Over at the Bracci home, Elsie’s husband Sergio just pruned the ‘Shibori Egao’ with a chain saw — again — to keep its whip-like branches under their roofline. Whether a sprinter or a slow grower, all sasanquas want to be trees, says Yuri Panchul, a camellia enthusiast who is assembling what he hopes will be a definitive collection of sasanquas at his home in Sunnyvale, near San Jose.

In time, he says, sasanquas can reach 15 to 20 feet. Some are just pokier and more compressed than others.

IN its native habitat, the subtropical forests of southwest Japan, Camellia sasanqua is a variable species that breeds readily with other genetically compatible camellias. Offspring may be horizontal or vertical, compact or open.

Wild sasanqua flowers are typically single and white, sometimes with a blush like plum blossoms — thus the Japanese name sazanka, or “plum-flowered tea.”

During centuries of cultivation, more than 200 types of sasanquas have emerged. Flowers with few petals, flowers with many petals. Cupped like a rose, flat as a daisy. Luminous white, soft pink, the occasional red.

The breeding process is lovingly slow. The progression from seed to flower may take about five years, horticulturists say — “sometimes 14 or 20,” according to Panchul. Only one in 1,000 seedlings will yield qualities distinctive enough to be selected, named, registered and brought to the public.

Even so, many Southern Californians have been growing sasanquas in their gardens for years. They just didn’t know it. Sasanqua seedlings are used for grafting — as root-rot-resistant understock for cuttings of other camellias, says the Huntington’s MacLaren. That Camellia japonica in your garden just may owe its stellar performance to a Camellia sasanqua in an uncredited role.

This time of year, they’re also a reminder of the season’s delicate beauty. In the daytime, gentle bees and the occasional hummingbird hover over the pollen-rich flowers, searching for autumn in a teacup. By nightfall, in the quiet moonlight, you can almost hear the petals drop.



View it, buy it, plant it

Interested in sasanqua camellias? Some ways to learn more:

Seeing: Two of the world’s best camellia gardens are in Southern California.

The Huntington Botanical Gardens in San Marino has Sasanqua Hillside plus plantings in and around the Japanese garden. Look for ‘Shishigashira’ near the giant bamboo Bambusa oldhamii as well as the ‘Dwarf Shishigashira’ on the opposite side of the road, planted near mondo grass. Information: (626) 405-2100, .

At Descanso Gardens in La Cañada Flintridge, more than 50 types of sasanquas await beneath oaks in the Camellia forest and in the Japanese garden. Information: (818) 949-4200, .

Buying: Nuccio’s Nurseries is a world-renowned specialist in camellias and azaleas. Its catalog lists about 40 sasanqua cultivars. 3555 Chaney Trail, Altadena; (626) 794-3383; .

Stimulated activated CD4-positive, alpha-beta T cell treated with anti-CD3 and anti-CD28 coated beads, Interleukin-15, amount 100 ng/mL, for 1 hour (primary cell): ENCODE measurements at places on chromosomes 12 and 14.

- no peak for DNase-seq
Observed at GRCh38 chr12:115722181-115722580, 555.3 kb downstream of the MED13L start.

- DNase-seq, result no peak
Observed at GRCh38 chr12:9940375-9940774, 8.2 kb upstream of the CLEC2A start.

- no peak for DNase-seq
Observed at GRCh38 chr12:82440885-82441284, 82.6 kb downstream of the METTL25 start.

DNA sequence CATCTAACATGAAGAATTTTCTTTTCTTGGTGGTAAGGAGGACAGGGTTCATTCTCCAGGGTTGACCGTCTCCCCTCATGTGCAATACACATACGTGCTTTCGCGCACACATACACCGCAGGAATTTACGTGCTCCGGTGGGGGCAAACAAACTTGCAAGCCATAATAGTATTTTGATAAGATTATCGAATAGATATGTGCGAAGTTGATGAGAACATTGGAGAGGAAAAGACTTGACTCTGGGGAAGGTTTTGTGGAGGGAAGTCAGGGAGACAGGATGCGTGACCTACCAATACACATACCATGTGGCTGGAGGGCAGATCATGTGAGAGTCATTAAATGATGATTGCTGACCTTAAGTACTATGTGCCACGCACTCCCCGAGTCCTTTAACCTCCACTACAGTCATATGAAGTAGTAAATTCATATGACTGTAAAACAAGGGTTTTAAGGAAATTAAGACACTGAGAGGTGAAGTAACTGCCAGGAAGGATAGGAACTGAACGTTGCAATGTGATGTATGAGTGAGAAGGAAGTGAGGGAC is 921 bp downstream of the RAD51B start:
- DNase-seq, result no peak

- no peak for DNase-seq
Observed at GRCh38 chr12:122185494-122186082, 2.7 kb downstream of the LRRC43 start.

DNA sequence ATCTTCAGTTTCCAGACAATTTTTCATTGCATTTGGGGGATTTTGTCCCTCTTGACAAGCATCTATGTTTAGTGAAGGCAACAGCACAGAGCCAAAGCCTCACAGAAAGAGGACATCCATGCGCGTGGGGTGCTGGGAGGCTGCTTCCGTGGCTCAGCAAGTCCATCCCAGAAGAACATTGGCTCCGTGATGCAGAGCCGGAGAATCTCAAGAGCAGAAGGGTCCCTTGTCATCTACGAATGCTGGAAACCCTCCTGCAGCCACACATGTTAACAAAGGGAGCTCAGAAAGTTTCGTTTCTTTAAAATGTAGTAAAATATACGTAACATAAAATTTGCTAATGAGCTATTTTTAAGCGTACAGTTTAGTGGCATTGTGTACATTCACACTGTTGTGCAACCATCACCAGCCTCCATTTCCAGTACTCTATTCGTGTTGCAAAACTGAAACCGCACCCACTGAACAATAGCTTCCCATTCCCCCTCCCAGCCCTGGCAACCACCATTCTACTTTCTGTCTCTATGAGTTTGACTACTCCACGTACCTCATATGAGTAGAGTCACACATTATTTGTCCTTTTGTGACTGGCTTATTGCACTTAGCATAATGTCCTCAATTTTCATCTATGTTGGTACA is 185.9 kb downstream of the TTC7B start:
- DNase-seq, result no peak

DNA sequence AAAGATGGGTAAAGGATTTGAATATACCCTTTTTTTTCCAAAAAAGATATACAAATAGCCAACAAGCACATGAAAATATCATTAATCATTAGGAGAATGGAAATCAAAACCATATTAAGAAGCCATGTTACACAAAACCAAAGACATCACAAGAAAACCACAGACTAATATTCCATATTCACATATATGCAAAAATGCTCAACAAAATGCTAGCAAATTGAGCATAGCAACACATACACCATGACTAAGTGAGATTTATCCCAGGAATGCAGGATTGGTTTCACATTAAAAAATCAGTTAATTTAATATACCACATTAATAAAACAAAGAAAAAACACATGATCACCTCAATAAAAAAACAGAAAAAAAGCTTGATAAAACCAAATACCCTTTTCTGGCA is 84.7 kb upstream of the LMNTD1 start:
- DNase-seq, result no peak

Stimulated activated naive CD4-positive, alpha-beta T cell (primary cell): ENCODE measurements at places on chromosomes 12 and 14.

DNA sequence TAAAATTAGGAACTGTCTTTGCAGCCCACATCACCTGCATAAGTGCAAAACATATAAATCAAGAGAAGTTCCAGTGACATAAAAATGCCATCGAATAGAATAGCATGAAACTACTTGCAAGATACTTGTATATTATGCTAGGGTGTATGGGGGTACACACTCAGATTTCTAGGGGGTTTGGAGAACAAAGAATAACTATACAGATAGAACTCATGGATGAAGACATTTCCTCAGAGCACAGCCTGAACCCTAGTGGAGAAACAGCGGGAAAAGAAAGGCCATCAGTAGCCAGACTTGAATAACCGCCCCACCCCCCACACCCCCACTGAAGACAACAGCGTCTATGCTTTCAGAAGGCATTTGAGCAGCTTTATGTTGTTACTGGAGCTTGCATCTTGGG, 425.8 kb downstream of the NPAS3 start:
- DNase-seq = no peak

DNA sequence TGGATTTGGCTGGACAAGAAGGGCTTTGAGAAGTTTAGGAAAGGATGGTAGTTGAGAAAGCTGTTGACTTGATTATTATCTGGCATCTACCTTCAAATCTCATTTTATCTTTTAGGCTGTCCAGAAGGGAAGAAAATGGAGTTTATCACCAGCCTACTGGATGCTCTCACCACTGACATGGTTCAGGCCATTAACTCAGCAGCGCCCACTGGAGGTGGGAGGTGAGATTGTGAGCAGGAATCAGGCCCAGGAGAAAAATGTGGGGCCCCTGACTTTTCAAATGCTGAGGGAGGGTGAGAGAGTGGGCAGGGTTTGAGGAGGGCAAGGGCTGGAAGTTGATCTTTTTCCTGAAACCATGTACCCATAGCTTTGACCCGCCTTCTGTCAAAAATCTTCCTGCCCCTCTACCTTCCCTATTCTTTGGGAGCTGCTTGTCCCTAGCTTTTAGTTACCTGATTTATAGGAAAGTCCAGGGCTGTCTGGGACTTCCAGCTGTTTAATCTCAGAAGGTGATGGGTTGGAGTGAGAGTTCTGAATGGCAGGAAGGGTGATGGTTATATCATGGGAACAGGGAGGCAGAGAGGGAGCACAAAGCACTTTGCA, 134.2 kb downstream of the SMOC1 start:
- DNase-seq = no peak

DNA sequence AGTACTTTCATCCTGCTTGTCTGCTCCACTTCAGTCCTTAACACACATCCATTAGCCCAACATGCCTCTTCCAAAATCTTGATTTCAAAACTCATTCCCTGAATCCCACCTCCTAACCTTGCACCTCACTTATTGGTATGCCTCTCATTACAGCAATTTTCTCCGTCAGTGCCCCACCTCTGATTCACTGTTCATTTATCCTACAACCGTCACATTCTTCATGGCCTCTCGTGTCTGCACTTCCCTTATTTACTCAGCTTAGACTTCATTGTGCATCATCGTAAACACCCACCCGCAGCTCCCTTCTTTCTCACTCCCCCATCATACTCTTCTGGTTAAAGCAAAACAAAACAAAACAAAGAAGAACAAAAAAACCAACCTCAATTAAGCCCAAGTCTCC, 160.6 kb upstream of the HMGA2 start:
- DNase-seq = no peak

Planting: Plant or move sasanquas in autumn or winter, while they’re dormant. They do best in sunny spots with well-drained soil — no standing water.

Caring: Once established, plants can get by with regular or infrequent irrigation.

Some growers recommend feeding, in the spring through August. Nuccio’s recommends applying cottonseed meal in April, when new leaves appear; in June; and in August, when buds are starting to set. If desired, prune in spring for size or shape. On low, spreading varieties, prune upright branches.

Learning more: Though slightly dated, “The Illustrated Encyclopedia of Camellias” by Stirling Macoboy includes more than 100 sasanquas, all with excellent color photos. Another reference: , the website of amateur grower and hybridizer Yuri Panchul.

— Lili Singer



Standouts to show off

Fewer than 50 types of sasanqua camellias are grown for the nursery trade. ‘Jean May,’ a popular variety with cupped pink flowers, “is very nice,” sasanqua devotee Yuri Panchul says, “but others are good too.” In no particular order, 10 cultivars that Panchul says are unusual and overlooked:

‘Stars ‘n Stripes’: The first striped sasanqua. Blooms profusely. Nice round, shrubby shape.

‘Dwarf Shishigashira’: Almost horizontal. Very slow-growing.

‘Choji Guruma’: The only anemone-form sasanqua. Fast grower, upright.

‘Little Pearl’: Also recommended by Nuccio’s Nurseries. Pink opening to white.

‘Twinkle Twinkle’: Dwarf with little star-shaped flowers. Good in containers.

‘Yume’: A new hybrid. Unusual color (pink to white) and large, profuse flowers.

‘Egao’ group: Ancient natural hybrids. Large flowers.

‘Narumigata’: Large, flat, white flowers with cupped pink edges. Extremely fast grower — “totally insane,” Panchul says — with branches growing as much as 3 feet in one year.

‘Slim ‘n Trim’: Small leaf, vertical habit. Can be shaped like a small Italian cypress. Flat pink flowers.

‘Baby Jane’: Dwarf. Hybridized for bonsai. Grows only a few inches a year.

— Lili Singer